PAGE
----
Most of the time I am alone and do not mind it. The silence, sweeter than any music, the sense of security, the low risk of anything out of the ordinary happening, the domestic comfort, I enjoy all of these, and often they help me attain a serenity that is so much different from the feeling of being distracted, scattered, out-of-focus that often overwhelms me when I am around people.
More than one hundred years ago, in a short story titled Who Knows?, Guy de Maupassant wrote the following observation about human nature which I think still holds true:
We are, on earth, two distinct races. Those who have need of others, whom others amuse, engage, soothe, whom solitude harasses, pains, stupefies, like the movement of a terrible glacier or the traversing of the desert; and those, on the contrary, whom others weary, tire, bore, silently torture, whom isolation calms and bathes in the repose of independency, and plunges into the humors of their own thoughts. In fine, there is here a normal, physical phenomenon. Some are constituted to live a life outside of themselves, others, to live a life within themselves.
I am one of those who ‘live a life within themselves’, preferring the comforts of my inner privacy to external pursuits.
For years after dropping out of school I had lived isolated – it was a psychological kind of isolation, inextricably linked to depression. To some extent that isolation still lingers, but I dare say I have understood that without contact with other people, you end up like a pearl on the deep bottom, alone in your shell, wondering where is the ocean.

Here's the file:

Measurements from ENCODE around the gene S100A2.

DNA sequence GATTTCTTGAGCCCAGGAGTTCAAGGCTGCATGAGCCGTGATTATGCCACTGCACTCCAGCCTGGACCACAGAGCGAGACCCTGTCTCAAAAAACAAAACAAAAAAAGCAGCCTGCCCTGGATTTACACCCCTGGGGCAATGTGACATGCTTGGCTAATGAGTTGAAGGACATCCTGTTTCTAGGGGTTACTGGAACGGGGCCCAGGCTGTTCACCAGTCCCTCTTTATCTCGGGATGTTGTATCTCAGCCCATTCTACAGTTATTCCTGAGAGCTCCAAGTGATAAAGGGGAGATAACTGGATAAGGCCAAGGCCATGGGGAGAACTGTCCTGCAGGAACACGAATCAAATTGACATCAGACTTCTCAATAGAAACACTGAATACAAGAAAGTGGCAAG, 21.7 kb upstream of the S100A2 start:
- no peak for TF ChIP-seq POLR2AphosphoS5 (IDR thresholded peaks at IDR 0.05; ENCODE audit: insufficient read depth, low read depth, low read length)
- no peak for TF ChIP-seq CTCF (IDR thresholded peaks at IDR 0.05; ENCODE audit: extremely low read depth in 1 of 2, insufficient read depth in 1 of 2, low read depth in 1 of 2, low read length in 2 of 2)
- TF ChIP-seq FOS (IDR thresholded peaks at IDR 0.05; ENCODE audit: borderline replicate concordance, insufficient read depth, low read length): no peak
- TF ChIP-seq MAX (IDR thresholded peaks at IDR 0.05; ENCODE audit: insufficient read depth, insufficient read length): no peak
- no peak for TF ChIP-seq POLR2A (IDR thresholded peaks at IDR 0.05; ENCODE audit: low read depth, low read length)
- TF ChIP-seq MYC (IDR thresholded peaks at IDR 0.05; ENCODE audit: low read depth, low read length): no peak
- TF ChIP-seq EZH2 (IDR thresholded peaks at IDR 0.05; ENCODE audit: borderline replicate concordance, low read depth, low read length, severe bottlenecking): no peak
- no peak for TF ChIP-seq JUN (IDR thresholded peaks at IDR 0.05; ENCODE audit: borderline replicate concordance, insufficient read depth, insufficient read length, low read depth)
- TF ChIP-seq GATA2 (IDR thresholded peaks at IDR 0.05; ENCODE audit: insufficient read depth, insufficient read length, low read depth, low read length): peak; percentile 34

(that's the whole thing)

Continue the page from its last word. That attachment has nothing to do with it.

Willful solitude fosters a sense of independence and, if you are dedicated to the pursuit of a craft or to some other goal that requires your focus and attention, it can be a favorable, even encouraging state. Solitude can foster an inner development that is deeper and more meaningful than the shallow outer development of materialism.
But solitude, like all things in life, needs to be contrasted to make sense, else it becomes a fathomless abyss in which we free-fall almost endlessly. Today it is easier than ever to be solitary. Social media, smartphones, and all the other means of communication we have can make us withdrawn and lonely while giving us the impression that we are always connected. But it’s a meaningless sort of connection
We must remember that we are not alone in the world, that we are all interconnected, that ultimately no one is self-sufficient but depends on others in some way. Even us, willfully solitary people, need others. That’s because although we can see the world from our windows, we cannot see ourselves. We do have mirrors, but they are only skin-deep. We need to see our reflection in another person’s eyes to find out who we are.